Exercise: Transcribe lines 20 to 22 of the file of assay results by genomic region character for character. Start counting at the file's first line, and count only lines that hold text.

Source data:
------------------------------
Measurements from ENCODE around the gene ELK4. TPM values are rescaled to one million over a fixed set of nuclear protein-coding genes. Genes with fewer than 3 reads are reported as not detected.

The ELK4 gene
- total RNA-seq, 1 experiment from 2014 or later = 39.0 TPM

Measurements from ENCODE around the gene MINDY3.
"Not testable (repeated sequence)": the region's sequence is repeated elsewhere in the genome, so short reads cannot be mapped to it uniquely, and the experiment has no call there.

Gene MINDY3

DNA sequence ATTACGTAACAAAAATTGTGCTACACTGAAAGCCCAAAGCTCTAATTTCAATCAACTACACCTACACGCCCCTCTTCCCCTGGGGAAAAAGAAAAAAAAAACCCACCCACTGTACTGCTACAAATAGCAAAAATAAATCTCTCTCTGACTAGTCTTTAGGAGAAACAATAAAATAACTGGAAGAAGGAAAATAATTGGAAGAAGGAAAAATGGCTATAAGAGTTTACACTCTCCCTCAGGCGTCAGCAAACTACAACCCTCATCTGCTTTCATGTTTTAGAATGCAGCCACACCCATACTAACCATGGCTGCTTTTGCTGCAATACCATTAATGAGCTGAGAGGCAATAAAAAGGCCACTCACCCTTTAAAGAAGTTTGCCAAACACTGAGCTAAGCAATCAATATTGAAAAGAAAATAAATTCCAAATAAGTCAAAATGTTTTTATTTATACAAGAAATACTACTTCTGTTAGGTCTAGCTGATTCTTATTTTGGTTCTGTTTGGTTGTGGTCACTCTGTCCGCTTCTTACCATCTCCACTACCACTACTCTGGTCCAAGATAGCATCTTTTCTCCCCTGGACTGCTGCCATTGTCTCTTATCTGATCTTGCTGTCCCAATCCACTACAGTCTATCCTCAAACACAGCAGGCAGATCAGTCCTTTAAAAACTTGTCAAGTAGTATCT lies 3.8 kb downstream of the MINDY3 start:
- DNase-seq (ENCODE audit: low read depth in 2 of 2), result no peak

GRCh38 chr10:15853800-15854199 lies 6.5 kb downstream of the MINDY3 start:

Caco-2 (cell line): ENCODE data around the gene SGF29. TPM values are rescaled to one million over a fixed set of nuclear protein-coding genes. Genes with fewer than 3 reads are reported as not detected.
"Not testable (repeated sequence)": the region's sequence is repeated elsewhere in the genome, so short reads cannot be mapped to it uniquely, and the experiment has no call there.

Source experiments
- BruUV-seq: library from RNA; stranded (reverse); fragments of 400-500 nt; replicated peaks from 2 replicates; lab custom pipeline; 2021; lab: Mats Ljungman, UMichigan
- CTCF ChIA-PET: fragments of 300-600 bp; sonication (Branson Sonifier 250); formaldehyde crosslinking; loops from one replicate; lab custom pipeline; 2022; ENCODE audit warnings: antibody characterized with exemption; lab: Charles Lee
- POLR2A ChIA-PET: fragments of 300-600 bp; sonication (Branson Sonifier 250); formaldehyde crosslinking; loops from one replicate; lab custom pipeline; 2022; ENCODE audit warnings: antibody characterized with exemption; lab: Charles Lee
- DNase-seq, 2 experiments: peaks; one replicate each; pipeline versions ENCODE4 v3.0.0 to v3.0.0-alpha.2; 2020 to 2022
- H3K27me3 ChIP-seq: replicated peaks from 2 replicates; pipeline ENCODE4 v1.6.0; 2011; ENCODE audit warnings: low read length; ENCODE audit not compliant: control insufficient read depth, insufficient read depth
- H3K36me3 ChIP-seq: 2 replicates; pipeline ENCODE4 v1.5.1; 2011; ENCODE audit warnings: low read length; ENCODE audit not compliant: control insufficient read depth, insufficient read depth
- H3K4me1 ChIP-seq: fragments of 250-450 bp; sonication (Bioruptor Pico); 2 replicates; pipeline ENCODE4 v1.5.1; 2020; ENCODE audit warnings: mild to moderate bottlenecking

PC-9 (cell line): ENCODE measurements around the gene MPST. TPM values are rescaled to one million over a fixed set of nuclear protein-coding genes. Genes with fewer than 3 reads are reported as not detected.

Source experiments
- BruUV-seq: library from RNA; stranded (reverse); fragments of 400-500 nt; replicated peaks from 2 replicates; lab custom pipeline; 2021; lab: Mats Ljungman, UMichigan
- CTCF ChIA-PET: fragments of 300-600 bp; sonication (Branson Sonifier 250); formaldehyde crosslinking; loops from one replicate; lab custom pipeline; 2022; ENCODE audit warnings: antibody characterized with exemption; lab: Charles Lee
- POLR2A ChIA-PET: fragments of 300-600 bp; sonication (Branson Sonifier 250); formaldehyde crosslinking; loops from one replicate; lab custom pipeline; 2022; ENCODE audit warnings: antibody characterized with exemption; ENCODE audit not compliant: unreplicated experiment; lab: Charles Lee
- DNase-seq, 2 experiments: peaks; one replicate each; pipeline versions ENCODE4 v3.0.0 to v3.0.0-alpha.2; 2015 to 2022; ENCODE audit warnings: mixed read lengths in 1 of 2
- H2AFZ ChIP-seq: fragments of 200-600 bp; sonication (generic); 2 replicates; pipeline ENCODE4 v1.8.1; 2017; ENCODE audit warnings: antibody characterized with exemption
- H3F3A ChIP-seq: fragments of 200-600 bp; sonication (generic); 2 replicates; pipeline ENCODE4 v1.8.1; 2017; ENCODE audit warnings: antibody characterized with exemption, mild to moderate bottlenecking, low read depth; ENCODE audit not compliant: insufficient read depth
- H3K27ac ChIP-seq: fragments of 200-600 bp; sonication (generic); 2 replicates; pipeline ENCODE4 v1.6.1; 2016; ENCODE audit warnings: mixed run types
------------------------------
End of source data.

PC-9 (cell line): ENCODE measurements around the gene MPST. TPM values are rescaled to one million over a fixed set of nuclear protein-coding genes. Genes with fewer than 3 reads are reported as not detected.

Source experiments
- BruUV-seq: library from RNA; stranded (reverse); fragments of 400-500 nt; replicated peaks from 2 replicates; lab custom pipeline; 2021; lab: Mats Ljungman, UMichigan